Once people in America took many of these easily reared silk moths, in which the caterpillars spin beautiful silken cocoons, and tried to use them to raise silk for sale. It was possible to produce fine silk all right, but they found that the cost of American labor was so much higher than Oriental labor for producing this silk that it was impossible to compete. So the attempt was abandoned.
Clear from the eastern edge of the Great Plains to the Atlantic Coast and north to southern Canada, the Promethia moth wings its way through the dusk of summer evenings. Its dark colors, darkest in the male, merge it perfectly with the deep shadows and apparently are its primary protection against night hawks and other birds that might try to seize it since it does not have nearly so large and prominent “eyes” in the wings as the other silk moths.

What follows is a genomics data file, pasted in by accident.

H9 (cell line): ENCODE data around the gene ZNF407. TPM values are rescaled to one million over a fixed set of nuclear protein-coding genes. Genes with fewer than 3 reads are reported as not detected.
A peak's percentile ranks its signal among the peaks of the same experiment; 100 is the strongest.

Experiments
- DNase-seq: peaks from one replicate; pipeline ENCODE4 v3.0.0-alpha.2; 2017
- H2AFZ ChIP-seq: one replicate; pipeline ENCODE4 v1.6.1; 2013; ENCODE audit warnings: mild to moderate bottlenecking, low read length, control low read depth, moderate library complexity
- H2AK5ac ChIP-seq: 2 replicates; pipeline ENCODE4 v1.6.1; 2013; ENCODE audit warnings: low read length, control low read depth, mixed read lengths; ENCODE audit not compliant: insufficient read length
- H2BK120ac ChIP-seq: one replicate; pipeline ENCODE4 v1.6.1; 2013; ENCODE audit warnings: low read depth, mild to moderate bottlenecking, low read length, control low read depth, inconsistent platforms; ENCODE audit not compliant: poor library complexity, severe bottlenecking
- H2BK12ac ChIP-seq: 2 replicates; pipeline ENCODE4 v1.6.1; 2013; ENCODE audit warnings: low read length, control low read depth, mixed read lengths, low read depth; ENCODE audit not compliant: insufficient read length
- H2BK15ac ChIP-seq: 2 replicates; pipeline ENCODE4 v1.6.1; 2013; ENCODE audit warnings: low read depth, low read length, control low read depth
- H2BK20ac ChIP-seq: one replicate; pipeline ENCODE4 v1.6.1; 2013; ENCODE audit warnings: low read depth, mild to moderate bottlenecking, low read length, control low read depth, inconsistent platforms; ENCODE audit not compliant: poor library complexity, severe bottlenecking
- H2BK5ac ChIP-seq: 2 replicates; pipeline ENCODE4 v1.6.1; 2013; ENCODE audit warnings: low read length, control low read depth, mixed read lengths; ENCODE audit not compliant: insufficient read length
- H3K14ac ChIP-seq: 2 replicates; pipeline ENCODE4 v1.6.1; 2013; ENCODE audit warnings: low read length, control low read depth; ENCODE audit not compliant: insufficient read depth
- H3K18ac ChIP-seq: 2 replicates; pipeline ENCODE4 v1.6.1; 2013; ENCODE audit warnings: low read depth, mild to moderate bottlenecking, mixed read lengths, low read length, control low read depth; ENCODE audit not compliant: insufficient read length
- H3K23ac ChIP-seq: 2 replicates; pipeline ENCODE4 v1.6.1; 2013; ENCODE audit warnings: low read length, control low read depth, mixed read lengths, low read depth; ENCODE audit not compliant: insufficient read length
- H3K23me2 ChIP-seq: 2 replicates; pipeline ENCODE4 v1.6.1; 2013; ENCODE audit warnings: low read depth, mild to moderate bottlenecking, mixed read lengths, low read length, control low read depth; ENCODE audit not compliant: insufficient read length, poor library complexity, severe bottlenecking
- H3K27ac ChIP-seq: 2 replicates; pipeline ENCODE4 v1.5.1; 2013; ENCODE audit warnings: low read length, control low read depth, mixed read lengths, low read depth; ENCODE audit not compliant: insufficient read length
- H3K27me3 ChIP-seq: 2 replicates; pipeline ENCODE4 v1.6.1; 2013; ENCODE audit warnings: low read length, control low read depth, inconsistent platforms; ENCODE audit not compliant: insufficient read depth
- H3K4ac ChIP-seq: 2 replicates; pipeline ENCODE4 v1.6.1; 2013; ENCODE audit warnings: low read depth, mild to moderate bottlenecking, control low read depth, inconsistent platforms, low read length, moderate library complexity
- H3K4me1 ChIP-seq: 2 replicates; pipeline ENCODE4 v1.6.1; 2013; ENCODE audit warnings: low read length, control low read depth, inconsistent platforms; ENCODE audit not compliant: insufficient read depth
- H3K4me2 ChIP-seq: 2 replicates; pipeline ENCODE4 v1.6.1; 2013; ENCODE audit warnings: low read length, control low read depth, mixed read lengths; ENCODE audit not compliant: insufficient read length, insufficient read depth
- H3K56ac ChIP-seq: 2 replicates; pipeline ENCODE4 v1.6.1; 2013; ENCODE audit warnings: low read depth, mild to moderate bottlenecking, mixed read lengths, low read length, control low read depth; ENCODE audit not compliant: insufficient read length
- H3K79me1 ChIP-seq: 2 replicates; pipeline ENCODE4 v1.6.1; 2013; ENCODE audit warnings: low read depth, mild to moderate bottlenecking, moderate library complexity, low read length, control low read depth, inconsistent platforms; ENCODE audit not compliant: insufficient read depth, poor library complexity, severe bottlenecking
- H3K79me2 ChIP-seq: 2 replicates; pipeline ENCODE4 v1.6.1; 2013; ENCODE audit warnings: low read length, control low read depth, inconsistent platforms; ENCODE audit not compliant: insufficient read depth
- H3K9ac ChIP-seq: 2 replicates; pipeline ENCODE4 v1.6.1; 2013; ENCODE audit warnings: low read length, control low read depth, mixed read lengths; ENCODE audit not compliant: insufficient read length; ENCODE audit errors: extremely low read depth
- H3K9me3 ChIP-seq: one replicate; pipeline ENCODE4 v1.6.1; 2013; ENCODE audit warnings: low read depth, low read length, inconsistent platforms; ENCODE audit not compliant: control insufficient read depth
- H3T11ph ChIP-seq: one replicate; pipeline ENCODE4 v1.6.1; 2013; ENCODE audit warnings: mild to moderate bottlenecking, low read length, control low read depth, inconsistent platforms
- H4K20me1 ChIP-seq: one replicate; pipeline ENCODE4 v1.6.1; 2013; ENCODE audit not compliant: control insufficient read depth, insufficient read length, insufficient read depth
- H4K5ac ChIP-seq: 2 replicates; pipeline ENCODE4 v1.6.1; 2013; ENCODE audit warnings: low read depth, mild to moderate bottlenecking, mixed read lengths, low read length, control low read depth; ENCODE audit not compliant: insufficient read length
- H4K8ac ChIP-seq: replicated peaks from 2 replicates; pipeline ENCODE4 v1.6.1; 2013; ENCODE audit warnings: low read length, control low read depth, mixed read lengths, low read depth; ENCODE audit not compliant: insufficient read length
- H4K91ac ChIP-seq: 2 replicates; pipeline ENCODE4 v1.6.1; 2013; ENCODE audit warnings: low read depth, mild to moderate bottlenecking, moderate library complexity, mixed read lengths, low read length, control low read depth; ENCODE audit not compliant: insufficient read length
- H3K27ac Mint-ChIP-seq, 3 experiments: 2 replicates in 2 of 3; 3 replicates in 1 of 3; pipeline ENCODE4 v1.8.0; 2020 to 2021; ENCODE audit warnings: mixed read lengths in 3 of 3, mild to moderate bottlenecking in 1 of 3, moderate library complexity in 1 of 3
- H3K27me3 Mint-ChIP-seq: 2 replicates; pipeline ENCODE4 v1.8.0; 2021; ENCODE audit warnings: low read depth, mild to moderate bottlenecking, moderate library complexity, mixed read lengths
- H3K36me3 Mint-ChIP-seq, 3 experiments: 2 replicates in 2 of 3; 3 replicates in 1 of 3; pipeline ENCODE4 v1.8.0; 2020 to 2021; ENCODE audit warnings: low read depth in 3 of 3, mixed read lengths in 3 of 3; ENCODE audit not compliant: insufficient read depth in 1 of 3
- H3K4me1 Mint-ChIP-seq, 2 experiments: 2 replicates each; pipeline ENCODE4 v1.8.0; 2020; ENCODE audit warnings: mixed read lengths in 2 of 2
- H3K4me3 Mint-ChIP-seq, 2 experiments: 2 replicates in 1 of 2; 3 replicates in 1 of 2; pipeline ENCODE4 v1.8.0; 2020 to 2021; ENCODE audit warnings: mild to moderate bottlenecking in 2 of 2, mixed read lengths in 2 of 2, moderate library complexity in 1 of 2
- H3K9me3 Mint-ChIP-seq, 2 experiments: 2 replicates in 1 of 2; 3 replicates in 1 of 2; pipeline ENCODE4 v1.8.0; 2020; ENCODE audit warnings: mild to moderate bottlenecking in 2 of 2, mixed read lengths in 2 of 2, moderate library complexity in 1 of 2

The beautiful blue-green caterpillars have six bright red tubercles on the back, four near the front and two near the tail. Since red is almost universally a sign of warning among insects, this red is probably a signal to birds and other creatures that the Promethia caterpillar is poisonous. It lives on the leaves of many deciduous trees and bushes, including the laurel, the wild cherry, and the spicebush. Sometimes the adult is called the Spice Bush Silk Moth because it is found so much around the spice-bush, and the cocoon is often hung on the branches of that bush.